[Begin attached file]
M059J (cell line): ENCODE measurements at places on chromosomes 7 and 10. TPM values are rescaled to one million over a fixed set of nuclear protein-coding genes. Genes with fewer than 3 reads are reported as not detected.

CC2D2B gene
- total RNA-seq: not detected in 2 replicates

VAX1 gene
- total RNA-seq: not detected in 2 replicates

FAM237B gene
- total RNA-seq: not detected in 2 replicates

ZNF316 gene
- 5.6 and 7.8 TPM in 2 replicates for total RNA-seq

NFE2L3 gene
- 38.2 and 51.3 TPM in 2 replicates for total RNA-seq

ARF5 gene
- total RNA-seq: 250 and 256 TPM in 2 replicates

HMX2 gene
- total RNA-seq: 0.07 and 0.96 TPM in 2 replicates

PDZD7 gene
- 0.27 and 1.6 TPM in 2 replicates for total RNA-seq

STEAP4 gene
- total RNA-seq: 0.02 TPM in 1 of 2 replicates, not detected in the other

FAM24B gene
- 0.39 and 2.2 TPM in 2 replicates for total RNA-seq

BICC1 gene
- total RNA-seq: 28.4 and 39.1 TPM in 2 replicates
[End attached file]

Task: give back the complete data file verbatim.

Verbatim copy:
M059J (cell line): ENCODE measurements at places on chromosomes 7 and 10. TPM values are rescaled to one million over a fixed set of nuclear protein-coding genes. Genes with fewer than 3 reads are reported as not detected.

CC2D2B gene
- total RNA-seq: not detected in 2 replicates

VAX1 gene
- total RNA-seq: not detected in 2 replicates

FAM237B gene
- total RNA-seq: not detected in 2 replicates

ZNF316 gene
- 5.6 and 7.8 TPM in 2 replicates for total RNA-seq

NFE2L3 gene
- 38.2 and 51.3 TPM in 2 replicates for total RNA-seq

ARF5 gene
- total RNA-seq: 250 and 256 TPM in 2 replicates

HMX2 gene
- total RNA-seq: 0.07 and 0.96 TPM in 2 replicates

PDZD7 gene
- 0.27 and 1.6 TPM in 2 replicates for total RNA-seq

STEAP4 gene
- total RNA-seq: 0.02 TPM in 1 of 2 replicates, not detected in the other

FAM24B gene
- 0.39 and 2.2 TPM in 2 replicates for total RNA-seq

BICC1 gene
- total RNA-seq: 28.4 and 39.1 TPM in 2 replicates